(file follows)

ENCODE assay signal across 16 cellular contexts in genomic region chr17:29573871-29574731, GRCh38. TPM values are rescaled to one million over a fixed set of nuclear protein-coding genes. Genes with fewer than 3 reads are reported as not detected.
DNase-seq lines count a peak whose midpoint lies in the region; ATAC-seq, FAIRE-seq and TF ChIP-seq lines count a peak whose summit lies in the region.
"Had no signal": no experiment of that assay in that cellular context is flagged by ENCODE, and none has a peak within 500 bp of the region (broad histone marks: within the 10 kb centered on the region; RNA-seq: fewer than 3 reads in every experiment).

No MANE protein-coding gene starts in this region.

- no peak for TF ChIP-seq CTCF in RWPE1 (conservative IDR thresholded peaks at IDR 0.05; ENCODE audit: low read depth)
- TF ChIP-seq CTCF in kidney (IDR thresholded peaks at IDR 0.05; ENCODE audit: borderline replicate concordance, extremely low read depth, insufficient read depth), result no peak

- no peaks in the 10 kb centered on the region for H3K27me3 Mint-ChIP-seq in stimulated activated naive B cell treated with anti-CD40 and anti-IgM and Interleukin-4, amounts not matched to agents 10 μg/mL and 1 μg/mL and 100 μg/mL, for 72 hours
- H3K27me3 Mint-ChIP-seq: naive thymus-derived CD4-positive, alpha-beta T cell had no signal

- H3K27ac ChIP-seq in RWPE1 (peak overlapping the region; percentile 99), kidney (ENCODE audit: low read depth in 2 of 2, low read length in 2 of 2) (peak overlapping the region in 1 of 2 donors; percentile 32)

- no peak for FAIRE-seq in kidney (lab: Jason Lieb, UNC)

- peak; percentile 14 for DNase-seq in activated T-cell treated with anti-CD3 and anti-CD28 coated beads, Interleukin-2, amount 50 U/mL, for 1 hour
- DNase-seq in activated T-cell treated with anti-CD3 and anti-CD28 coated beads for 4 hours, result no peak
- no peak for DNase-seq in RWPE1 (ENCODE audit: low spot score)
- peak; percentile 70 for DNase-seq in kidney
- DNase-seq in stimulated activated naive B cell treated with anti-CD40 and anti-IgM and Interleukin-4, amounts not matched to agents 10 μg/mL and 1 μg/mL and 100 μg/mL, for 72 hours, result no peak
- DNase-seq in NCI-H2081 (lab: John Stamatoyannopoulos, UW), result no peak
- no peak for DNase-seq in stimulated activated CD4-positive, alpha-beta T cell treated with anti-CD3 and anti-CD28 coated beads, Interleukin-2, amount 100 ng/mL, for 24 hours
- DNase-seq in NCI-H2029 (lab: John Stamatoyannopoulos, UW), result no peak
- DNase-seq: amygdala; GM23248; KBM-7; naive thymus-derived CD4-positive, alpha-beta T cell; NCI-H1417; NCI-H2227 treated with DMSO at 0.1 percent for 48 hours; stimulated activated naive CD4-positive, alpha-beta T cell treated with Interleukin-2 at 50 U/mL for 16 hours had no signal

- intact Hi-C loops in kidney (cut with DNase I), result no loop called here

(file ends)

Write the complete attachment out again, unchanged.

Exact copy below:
ENCODE assay signal across 16 cellular contexts in genomic region chr17:29573871-29574731, GRCh38. TPM values are rescaled to one million over a fixed set of nuclear protein-coding genes. Genes with fewer than 3 reads are reported as not detected.
DNase-seq lines count a peak whose midpoint lies in the region; ATAC-seq, FAIRE-seq and TF ChIP-seq lines count a peak whose summit lies in the region.
"Had no signal": no experiment of that assay in that cellular context is flagged by ENCODE, and none has a peak within 500 bp of the region (broad histone marks: within the 10 kb centered on the region; RNA-seq: fewer than 3 reads in every experiment).

No MANE protein-coding gene starts in this region.

- no peak for TF ChIP-seq CTCF in RWPE1 (conservative IDR thresholded peaks at IDR 0.05; ENCODE audit: low read depth)
- TF ChIP-seq CTCF in kidney (IDR thresholded peaks at IDR 0.05; ENCODE audit: borderline replicate concordance, extremely low read depth, insufficient read depth), result no peak

- no peaks in the 10 kb centered on the region for H3K27me3 Mint-ChIP-seq in stimulated activated naive B cell treated with anti-CD40 and anti-IgM and Interleukin-4, amounts not matched to agents 10 μg/mL and 1 μg/mL and 100 μg/mL, for 72 hours
- H3K27me3 Mint-ChIP-seq: naive thymus-derived CD4-positive, alpha-beta T cell had no signal

- H3K27ac ChIP-seq in RWPE1 (peak overlapping the region; percentile 99), kidney (ENCODE audit: low read depth in 2 of 2, low read length in 2 of 2) (peak overlapping the region in 1 of 2 donors; percentile 32)

- no peak for FAIRE-seq in kidney (lab: Jason Lieb, UNC)

- peak; percentile 14 for DNase-seq in activated T-cell treated with anti-CD3 and anti-CD28 coated beads, Interleukin-2, amount 50 U/mL, for 1 hour
- DNase-seq in activated T-cell treated with anti-CD3 and anti-CD28 coated beads for 4 hours, result no peak
- no peak for DNase-seq in RWPE1 (ENCODE audit: low spot score)
- peak; percentile 70 for DNase-seq in kidney
- DNase-seq in stimulated activated naive B cell treated with anti-CD40 and anti-IgM and Interleukin-4, amounts not matched to agents 10 μg/mL and 1 μg/mL and 100 μg/mL, for 72 hours, result no peak
- DNase-seq in NCI-H2081 (lab: John Stamatoyannopoulos, UW), result no peak
- no peak for DNase-seq in stimulated activated CD4-positive, alpha-beta T cell treated with anti-CD3 and anti-CD28 coated beads, Interleukin-2, amount 100 ng/mL, for 24 hours
- DNase-seq in NCI-H2029 (lab: John Stamatoyannopoulos, UW), result no peak
- DNase-seq: amygdala; GM23248; KBM-7; naive thymus-derived CD4-positive, alpha-beta T cell; NCI-H1417; NCI-H2227 treated with DMSO at 0.1 percent for 48 hours; stimulated activated naive CD4-positive, alpha-beta T cell treated with Interleukin-2 at 50 U/mL for 16 hours had no signal

- intact Hi-C loops in kidney (cut with DNase I), result no loop called here